Side Hustle is the second album by Kenyan artist Nasara, released on March 12 2019. The album features appearances from Tingseh, Andal, Rigga and Astar.
Other than being a hip hop artist, Nasara is also a poet and one of the best beatboxers in the country. His first album, Overflow, was released in 2015. The album featured appearances by Rigga, Noel Nderitu, Makena, Moline Dove, Kamlesh Kagaba amongst others. Overflow was a wonderful album, you could go through the album without skipping a track. The problem with releasing a killer first album is that there is increased expectations and pressure for the second album. It was always going to be a big ask for Nasara to top Overflow.
Nasara loves working with other artists which makes his projects diverse. While Overflow was mainly a hip hop album, Side Hustle is big on afro-pop with two hip hop and one ragga tracks. The diversity of the other artists seamlessly gel with Nasara to produce another great album.
Nasara told Verse5ve, “The Side Hustle was originally meant to be a joint project by Rigga, Astar, Gideon Kimanzi and myself. However, due to unforeseen circumstances, we couldn’t all finish the project together. I took over the creative direction but didn’t stray far from what we had originally begun with. Gideon Kimanzi produced all the songs. He’s a genius.”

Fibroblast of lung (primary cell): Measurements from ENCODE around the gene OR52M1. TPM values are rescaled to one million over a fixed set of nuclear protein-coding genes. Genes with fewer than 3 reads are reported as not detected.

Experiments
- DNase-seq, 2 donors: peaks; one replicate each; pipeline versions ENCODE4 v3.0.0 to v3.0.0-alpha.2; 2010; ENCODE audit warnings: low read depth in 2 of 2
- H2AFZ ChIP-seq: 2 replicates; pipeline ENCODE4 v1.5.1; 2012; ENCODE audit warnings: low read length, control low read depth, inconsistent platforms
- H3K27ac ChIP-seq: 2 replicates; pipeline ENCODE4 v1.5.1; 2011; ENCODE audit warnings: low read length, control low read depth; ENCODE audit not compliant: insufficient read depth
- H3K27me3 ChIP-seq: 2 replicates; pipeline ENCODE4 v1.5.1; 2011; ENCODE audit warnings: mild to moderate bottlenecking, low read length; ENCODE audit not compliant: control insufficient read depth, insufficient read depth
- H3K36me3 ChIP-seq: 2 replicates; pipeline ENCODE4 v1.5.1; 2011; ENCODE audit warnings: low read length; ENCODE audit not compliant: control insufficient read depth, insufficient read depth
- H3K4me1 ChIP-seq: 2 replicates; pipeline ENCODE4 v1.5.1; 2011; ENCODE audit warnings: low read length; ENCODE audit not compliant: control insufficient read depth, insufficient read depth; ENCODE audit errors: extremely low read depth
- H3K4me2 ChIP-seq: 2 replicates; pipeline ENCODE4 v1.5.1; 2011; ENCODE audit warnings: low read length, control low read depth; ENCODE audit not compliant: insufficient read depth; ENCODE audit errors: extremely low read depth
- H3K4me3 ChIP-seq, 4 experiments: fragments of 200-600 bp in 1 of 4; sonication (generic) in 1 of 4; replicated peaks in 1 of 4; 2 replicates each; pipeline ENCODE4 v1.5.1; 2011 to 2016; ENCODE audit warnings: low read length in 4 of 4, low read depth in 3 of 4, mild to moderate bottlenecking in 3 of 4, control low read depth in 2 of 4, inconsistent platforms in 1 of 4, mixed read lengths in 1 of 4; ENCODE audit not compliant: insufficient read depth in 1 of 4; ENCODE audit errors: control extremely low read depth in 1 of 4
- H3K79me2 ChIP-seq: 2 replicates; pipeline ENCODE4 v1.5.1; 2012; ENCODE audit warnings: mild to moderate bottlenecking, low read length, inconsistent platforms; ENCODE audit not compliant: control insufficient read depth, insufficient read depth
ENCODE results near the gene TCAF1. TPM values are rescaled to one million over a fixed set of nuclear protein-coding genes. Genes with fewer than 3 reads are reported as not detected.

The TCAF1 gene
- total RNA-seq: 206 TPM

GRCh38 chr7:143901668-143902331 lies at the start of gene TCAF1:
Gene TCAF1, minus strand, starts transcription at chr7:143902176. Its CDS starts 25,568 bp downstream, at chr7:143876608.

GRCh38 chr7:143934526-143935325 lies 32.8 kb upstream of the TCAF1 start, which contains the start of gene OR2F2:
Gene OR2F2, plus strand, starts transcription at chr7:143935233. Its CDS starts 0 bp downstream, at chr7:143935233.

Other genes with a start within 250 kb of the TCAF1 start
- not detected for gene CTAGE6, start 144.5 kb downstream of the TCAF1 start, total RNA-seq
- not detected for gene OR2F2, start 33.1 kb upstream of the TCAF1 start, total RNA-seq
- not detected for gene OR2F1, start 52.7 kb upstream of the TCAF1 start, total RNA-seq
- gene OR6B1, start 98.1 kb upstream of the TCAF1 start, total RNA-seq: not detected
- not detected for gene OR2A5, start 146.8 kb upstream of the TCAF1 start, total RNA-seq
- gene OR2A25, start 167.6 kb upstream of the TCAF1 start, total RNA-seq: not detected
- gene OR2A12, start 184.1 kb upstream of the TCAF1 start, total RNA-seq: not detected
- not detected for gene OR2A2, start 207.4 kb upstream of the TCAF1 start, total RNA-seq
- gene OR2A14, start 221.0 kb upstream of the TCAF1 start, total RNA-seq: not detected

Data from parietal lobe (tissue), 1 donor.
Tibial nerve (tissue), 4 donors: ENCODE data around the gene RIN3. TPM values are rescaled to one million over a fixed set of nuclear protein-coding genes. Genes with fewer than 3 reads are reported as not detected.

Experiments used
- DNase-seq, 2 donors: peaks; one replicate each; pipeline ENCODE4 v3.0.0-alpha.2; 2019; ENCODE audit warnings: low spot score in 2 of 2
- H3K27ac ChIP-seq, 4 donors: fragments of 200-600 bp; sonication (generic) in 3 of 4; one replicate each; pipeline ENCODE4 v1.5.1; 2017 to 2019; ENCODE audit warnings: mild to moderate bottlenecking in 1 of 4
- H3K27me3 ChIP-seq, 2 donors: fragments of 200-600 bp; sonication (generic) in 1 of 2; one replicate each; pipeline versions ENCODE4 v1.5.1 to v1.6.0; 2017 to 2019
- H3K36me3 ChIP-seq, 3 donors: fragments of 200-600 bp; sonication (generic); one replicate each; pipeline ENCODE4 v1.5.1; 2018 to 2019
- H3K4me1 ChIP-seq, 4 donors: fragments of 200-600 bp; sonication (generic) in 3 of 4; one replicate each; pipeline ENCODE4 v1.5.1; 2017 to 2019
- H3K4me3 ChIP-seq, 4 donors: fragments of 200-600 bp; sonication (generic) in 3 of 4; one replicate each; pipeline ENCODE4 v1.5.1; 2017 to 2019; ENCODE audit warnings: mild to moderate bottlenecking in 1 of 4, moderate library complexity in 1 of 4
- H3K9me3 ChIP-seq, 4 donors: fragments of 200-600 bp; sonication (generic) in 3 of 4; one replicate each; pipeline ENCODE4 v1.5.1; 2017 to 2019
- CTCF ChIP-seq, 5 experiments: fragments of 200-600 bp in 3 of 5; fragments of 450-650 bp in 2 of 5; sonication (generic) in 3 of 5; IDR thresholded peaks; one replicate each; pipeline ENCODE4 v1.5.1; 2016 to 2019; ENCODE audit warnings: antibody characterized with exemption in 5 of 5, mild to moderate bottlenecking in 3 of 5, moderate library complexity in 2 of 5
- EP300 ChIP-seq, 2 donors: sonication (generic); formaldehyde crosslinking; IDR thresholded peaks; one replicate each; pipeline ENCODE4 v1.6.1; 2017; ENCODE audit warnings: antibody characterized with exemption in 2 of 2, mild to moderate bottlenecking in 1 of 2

Most people would not change what works, but Nasara slightly deviates from the largely hip hop beat in the first project to an afro-pop centered album. It takes guts to do that, but when done successfully – as Nasara has – it is impressive.
Nasara says, “’What else do you do?’ is the question that inspired the title of the project. Ask any creative and they will tell you they have encountered that question many times.”
The album is mainly done in Swahili with only Beautiful Feet done in English. There are several English lines scattered here and there, though. This comes at a time when there is a discussion on promoting Kenyan songs on the airwaves. Nasara’s command of the Swahili language is impeccable. Like Mabuyu, for example, uses words like kashata (coconut candy) and haluwa (a sweet dish consisting of carrots or semolina boiled with milk, almonds, sugar, butter, and cardamom). It reminds me of Yesu Kristo (in Overflow) where he uses words like Riwaya na mashahiri (novels and poems). These words are mainly thrown about by people from the coast, but Nasara says “Mimi mtu wa bara. I have always had a great love for Kiswahili.”